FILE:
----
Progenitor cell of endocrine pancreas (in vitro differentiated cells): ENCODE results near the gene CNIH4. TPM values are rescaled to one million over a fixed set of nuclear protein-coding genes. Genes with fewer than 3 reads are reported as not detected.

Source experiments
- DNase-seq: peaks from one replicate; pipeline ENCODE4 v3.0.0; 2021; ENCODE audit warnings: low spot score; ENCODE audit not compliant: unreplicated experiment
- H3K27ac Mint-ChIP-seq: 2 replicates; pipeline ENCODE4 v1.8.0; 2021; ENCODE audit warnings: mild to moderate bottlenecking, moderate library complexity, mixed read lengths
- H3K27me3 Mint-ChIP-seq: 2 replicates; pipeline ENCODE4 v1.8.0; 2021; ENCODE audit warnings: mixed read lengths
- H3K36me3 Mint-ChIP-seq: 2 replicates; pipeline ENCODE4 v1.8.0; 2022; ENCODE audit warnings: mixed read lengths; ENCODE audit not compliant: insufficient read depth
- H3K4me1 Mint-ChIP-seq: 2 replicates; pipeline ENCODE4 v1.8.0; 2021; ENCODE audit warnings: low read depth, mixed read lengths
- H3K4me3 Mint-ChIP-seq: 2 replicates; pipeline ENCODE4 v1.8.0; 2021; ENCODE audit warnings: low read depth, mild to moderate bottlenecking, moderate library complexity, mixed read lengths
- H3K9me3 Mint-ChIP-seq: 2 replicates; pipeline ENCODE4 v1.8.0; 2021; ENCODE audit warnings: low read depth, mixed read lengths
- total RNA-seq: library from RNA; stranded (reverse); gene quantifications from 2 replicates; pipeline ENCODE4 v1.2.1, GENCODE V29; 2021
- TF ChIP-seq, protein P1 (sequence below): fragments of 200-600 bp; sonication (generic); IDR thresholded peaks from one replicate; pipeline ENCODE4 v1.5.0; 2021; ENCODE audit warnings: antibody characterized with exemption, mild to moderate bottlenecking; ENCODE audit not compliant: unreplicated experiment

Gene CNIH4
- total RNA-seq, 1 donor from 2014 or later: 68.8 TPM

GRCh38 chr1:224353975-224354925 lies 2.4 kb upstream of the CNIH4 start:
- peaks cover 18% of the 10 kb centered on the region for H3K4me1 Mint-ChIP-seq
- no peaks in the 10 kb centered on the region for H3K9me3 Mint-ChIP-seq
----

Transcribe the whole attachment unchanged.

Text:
Progenitor cell of endocrine pancreas (in vitro differentiated cells): ENCODE results near the gene CNIH4. TPM values are rescaled to one million over a fixed set of nuclear protein-coding genes. Genes with fewer than 3 reads are reported as not detected.

Source experiments
- DNase-seq: peaks from one replicate; pipeline ENCODE4 v3.0.0; 2021; ENCODE audit warnings: low spot score; ENCODE audit not compliant: unreplicated experiment
- H3K27ac Mint-ChIP-seq: 2 replicates; pipeline ENCODE4 v1.8.0; 2021; ENCODE audit warnings: mild to moderate bottlenecking, moderate library complexity, mixed read lengths
- H3K27me3 Mint-ChIP-seq: 2 replicates; pipeline ENCODE4 v1.8.0; 2021; ENCODE audit warnings: mixed read lengths
- H3K36me3 Mint-ChIP-seq: 2 replicates; pipeline ENCODE4 v1.8.0; 2022; ENCODE audit warnings: mixed read lengths; ENCODE audit not compliant: insufficient read depth
- H3K4me1 Mint-ChIP-seq: 2 replicates; pipeline ENCODE4 v1.8.0; 2021; ENCODE audit warnings: low read depth, mixed read lengths
- H3K4me3 Mint-ChIP-seq: 2 replicates; pipeline ENCODE4 v1.8.0; 2021; ENCODE audit warnings: low read depth, mild to moderate bottlenecking, moderate library complexity, mixed read lengths
- H3K9me3 Mint-ChIP-seq: 2 replicates; pipeline ENCODE4 v1.8.0; 2021; ENCODE audit warnings: low read depth, mixed read lengths
- total RNA-seq: library from RNA; stranded (reverse); gene quantifications from 2 replicates; pipeline ENCODE4 v1.2.1, GENCODE V29; 2021
- TF ChIP-seq, protein P1 (sequence below): fragments of 200-600 bp; sonication (generic); IDR thresholded peaks from one replicate; pipeline ENCODE4 v1.5.0; 2021; ENCODE audit warnings: antibody characterized with exemption, mild to moderate bottlenecking; ENCODE audit not compliant: unreplicated experiment

Gene CNIH4
- total RNA-seq, 1 donor from 2014 or later: 68.8 TPM

GRCh38 chr1:224353975-224354925 lies 2.4 kb upstream of the CNIH4 start:
- peaks cover 18% of the 10 kb centered on the region for H3K4me1 Mint-ChIP-seq
- no peaks in the 10 kb centered on the region for H3K9me3 Mint-ChIP-seq